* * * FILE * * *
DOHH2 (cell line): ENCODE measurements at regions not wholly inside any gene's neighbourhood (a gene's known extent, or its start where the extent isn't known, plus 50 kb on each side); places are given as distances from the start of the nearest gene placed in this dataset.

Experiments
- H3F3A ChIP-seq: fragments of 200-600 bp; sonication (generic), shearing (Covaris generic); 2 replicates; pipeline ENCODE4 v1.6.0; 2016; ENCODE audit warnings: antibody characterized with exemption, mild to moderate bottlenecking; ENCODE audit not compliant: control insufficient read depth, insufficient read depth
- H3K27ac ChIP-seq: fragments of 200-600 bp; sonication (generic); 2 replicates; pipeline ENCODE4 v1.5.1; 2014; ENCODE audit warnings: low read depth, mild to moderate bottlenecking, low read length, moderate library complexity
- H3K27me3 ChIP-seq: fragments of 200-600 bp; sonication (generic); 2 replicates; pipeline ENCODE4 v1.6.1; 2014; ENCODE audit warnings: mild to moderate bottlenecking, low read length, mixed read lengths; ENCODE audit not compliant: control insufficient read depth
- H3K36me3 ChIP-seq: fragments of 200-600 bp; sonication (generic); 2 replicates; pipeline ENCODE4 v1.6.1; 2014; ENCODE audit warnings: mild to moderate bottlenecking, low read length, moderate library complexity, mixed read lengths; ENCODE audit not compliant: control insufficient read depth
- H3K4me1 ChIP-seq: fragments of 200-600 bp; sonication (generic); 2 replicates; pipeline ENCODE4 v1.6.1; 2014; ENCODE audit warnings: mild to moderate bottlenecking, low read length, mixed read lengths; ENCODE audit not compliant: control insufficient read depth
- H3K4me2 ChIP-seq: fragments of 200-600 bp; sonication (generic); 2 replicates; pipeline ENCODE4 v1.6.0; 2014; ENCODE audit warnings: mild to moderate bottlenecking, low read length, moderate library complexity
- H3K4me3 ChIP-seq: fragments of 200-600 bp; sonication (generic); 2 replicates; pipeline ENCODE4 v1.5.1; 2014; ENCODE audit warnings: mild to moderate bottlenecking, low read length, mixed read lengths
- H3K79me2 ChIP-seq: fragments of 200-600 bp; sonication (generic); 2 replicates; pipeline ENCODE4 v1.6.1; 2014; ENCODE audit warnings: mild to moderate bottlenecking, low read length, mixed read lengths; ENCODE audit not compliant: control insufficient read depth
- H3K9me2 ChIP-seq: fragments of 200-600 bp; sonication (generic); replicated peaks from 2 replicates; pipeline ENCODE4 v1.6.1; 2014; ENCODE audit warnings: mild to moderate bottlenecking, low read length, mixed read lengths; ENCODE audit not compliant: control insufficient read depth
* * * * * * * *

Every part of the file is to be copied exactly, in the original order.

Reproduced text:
DOHH2 (cell line): ENCODE measurements at regions not wholly inside any gene's neighbourhood (a gene's known extent, or its start where the extent isn't known, plus 50 kb on each side); places are given as distances from the start of the nearest gene placed in this dataset.

Experiments
- H3F3A ChIP-seq: fragments of 200-600 bp; sonication (generic), shearing (Covaris generic); 2 replicates; pipeline ENCODE4 v1.6.0; 2016; ENCODE audit warnings: antibody characterized with exemption, mild to moderate bottlenecking; ENCODE audit not compliant: control insufficient read depth, insufficient read depth
- H3K27ac ChIP-seq: fragments of 200-600 bp; sonication (generic); 2 replicates; pipeline ENCODE4 v1.5.1; 2014; ENCODE audit warnings: low read depth, mild to moderate bottlenecking, low read length, moderate library complexity
- H3K27me3 ChIP-seq: fragments of 200-600 bp; sonication (generic); 2 replicates; pipeline ENCODE4 v1.6.1; 2014; ENCODE audit warnings: mild to moderate bottlenecking, low read length, mixed read lengths; ENCODE audit not compliant: control insufficient read depth
- H3K36me3 ChIP-seq: fragments of 200-600 bp; sonication (generic); 2 replicates; pipeline ENCODE4 v1.6.1; 2014; ENCODE audit warnings: mild to moderate bottlenecking, low read length, moderate library complexity, mixed read lengths; ENCODE audit not compliant: control insufficient read depth
- H3K4me1 ChIP-seq: fragments of 200-600 bp; sonication (generic); 2 replicates; pipeline ENCODE4 v1.6.1; 2014; ENCODE audit warnings: mild to moderate bottlenecking, low read length, mixed read lengths; ENCODE audit not compliant: control insufficient read depth
- H3K4me2 ChIP-seq: fragments of 200-600 bp; sonication (generic); 2 replicates; pipeline ENCODE4 v1.6.0; 2014; ENCODE audit warnings: mild to moderate bottlenecking, low read length, moderate library complexity
- H3K4me3 ChIP-seq: fragments of 200-600 bp; sonication (generic); 2 replicates; pipeline ENCODE4 v1.5.1; 2014; ENCODE audit warnings: mild to moderate bottlenecking, low read length, mixed read lengths
- H3K79me2 ChIP-seq: fragments of 200-600 bp; sonication (generic); 2 replicates; pipeline ENCODE4 v1.6.1; 2014; ENCODE audit warnings: mild to moderate bottlenecking, low read length, mixed read lengths; ENCODE audit not compliant: control insufficient read depth
- H3K9me2 ChIP-seq: fragments of 200-600 bp; sonication (generic); replicated peaks from 2 replicates; pipeline ENCODE4 v1.6.1; 2014; ENCODE audit warnings: mild to moderate bottlenecking, low read length, mixed read lengths; ENCODE audit not compliant: control insufficient read depth